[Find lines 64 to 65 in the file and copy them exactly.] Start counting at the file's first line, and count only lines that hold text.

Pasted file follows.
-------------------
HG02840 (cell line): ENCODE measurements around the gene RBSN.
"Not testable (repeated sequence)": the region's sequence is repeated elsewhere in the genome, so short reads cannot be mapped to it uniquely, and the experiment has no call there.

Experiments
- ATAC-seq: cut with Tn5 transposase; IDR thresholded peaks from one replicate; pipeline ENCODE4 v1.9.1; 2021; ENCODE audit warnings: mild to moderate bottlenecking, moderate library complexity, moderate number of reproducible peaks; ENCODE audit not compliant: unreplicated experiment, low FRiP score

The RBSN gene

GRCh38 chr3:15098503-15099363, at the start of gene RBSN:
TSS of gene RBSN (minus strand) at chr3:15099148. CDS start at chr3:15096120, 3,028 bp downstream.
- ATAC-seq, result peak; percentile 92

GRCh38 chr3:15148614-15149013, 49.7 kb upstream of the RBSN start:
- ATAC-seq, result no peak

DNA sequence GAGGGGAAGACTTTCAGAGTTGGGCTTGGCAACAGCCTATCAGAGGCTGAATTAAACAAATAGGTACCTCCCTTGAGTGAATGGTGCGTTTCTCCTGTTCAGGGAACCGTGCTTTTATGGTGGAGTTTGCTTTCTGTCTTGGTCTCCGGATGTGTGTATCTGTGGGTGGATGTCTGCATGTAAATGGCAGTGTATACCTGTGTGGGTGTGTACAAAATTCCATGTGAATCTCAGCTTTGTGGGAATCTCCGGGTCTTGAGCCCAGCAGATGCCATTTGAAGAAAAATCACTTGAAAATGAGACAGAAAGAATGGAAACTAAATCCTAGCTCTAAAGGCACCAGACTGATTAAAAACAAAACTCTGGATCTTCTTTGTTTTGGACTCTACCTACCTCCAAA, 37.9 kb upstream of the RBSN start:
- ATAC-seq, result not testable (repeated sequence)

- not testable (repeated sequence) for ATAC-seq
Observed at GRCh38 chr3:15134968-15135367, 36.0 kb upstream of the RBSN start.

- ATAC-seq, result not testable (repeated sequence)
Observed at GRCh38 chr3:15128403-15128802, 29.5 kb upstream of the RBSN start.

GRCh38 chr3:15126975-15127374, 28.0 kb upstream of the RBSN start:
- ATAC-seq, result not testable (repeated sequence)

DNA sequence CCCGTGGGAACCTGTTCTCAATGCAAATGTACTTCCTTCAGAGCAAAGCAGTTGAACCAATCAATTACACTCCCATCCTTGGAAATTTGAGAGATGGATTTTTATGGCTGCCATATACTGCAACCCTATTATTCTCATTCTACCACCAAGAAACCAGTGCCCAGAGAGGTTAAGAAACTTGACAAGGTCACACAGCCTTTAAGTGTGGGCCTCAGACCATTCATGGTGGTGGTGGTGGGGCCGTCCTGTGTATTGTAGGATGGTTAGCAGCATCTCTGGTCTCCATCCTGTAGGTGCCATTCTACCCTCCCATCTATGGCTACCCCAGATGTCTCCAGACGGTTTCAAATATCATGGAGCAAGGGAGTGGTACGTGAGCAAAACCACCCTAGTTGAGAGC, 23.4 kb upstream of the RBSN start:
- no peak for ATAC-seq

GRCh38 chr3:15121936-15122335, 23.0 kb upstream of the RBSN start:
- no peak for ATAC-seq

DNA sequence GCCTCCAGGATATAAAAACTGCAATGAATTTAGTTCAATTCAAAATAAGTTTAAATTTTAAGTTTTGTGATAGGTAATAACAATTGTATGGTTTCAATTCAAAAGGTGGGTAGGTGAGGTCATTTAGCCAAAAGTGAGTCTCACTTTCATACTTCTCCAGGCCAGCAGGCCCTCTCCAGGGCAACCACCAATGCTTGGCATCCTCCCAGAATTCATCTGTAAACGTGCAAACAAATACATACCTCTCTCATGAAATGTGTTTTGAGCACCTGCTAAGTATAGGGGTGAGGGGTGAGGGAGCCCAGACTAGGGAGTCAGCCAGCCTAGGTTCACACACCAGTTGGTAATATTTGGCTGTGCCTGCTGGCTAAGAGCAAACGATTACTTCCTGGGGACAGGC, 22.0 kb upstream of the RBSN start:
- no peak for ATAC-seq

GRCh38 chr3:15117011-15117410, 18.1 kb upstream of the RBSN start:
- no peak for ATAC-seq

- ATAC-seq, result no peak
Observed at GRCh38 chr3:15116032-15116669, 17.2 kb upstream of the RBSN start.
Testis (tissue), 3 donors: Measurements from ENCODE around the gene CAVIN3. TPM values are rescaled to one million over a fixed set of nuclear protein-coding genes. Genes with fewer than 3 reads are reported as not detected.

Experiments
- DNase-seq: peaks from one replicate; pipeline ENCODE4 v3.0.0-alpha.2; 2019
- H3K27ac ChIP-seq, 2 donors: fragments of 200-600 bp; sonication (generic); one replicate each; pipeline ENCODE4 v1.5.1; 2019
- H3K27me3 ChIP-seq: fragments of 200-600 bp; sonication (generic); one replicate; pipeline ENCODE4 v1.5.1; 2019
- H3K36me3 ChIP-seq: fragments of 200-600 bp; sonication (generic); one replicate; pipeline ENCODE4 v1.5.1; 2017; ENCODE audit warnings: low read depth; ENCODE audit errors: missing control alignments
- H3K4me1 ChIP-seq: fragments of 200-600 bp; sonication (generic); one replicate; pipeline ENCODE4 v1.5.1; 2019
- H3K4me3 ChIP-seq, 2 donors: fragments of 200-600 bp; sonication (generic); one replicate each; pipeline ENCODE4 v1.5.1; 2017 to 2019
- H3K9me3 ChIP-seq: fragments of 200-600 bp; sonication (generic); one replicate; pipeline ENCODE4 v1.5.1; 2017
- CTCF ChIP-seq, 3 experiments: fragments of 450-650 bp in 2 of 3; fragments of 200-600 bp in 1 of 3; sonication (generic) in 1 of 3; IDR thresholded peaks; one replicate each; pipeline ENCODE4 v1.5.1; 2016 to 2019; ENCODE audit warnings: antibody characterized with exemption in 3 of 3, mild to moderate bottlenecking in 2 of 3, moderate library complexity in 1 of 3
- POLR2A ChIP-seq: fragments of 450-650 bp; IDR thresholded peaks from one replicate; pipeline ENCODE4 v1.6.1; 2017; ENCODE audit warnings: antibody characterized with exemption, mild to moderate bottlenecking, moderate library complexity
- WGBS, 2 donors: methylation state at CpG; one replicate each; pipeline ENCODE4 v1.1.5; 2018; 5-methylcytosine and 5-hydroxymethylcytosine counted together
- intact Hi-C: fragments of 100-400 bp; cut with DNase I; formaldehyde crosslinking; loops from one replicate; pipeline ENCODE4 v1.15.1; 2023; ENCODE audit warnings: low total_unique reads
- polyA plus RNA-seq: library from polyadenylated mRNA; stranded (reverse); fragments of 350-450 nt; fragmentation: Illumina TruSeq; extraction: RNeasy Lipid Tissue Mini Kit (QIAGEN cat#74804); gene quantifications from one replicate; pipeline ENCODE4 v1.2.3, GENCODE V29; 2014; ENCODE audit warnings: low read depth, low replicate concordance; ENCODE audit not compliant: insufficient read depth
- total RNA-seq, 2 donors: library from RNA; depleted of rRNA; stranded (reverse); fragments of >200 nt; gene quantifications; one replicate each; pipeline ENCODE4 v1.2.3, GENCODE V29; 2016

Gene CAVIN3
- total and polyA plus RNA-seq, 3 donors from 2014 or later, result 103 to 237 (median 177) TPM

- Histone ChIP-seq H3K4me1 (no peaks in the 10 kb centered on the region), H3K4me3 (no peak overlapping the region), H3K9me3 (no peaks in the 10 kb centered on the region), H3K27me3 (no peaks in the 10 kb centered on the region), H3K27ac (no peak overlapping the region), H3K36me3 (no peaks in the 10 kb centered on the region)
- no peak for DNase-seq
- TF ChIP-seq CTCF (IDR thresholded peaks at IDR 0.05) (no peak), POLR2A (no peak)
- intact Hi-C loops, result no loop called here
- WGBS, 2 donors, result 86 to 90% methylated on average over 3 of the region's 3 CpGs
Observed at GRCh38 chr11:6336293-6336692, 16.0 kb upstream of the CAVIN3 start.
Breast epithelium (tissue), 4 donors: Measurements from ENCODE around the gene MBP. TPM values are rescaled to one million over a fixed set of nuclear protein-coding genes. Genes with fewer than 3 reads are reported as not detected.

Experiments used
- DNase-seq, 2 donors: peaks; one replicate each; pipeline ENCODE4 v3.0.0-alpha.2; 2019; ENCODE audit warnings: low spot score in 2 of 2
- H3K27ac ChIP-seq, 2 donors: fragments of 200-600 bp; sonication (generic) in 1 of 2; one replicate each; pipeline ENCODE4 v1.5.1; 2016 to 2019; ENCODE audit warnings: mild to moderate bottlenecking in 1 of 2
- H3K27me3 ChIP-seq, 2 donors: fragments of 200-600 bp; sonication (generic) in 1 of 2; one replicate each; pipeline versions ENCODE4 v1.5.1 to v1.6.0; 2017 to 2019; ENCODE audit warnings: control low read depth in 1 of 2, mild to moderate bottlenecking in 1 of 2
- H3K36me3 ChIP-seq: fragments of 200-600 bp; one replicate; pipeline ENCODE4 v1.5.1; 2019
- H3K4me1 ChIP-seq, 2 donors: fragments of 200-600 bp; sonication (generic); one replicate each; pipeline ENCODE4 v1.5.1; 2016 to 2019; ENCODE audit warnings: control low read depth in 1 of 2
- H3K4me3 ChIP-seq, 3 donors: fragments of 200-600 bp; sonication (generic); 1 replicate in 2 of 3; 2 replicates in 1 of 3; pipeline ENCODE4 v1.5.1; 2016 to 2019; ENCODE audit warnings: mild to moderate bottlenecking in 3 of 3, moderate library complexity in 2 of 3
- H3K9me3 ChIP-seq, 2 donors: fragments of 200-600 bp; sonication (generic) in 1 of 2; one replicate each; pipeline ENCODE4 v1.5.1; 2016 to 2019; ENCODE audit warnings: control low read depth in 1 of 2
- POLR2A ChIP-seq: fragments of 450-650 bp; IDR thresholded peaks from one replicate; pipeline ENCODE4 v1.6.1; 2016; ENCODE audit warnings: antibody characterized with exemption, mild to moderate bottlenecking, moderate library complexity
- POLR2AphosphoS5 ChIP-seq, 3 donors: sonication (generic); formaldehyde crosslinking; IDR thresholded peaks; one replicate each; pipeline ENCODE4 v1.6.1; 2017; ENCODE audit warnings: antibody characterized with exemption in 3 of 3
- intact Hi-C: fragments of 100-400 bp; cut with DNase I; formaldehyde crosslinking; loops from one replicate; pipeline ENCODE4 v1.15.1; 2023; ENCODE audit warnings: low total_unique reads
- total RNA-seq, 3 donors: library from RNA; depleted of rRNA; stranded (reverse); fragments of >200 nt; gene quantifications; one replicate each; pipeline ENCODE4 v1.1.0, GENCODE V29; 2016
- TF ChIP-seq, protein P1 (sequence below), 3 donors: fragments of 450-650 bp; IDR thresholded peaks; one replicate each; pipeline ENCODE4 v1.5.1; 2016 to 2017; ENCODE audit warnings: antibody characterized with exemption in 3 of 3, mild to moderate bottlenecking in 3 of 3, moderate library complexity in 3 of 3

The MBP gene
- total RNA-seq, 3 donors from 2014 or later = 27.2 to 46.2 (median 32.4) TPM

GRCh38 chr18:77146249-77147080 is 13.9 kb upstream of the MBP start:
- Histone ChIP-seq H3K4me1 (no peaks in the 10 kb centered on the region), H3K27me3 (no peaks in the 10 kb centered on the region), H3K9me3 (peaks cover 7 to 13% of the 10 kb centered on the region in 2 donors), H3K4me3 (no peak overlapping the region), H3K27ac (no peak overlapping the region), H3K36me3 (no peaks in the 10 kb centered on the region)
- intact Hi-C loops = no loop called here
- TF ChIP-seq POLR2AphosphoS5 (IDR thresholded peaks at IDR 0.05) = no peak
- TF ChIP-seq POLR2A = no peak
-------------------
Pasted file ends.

- total RNA-seq, 3 donors: library from RNA; depleted of rRNA; stranded (reverse); fragments of >200 nt; gene quantifications; one replicate each; pipeline ENCODE4 v1.1.0, GENCODE V29; 2016
- TF ChIP-seq, protein P1 (sequence below), 3 donors: fragments of 450-650 bp; IDR thresholded peaks; one replicate each; pipeline ENCODE4 v1.5.1; 2016 to 2017; ENCODE audit warnings: antibody characterized with exemption in 3 of 3, mild to moderate bottlenecking in 3 of 3, moderate library complexity in 3 of 3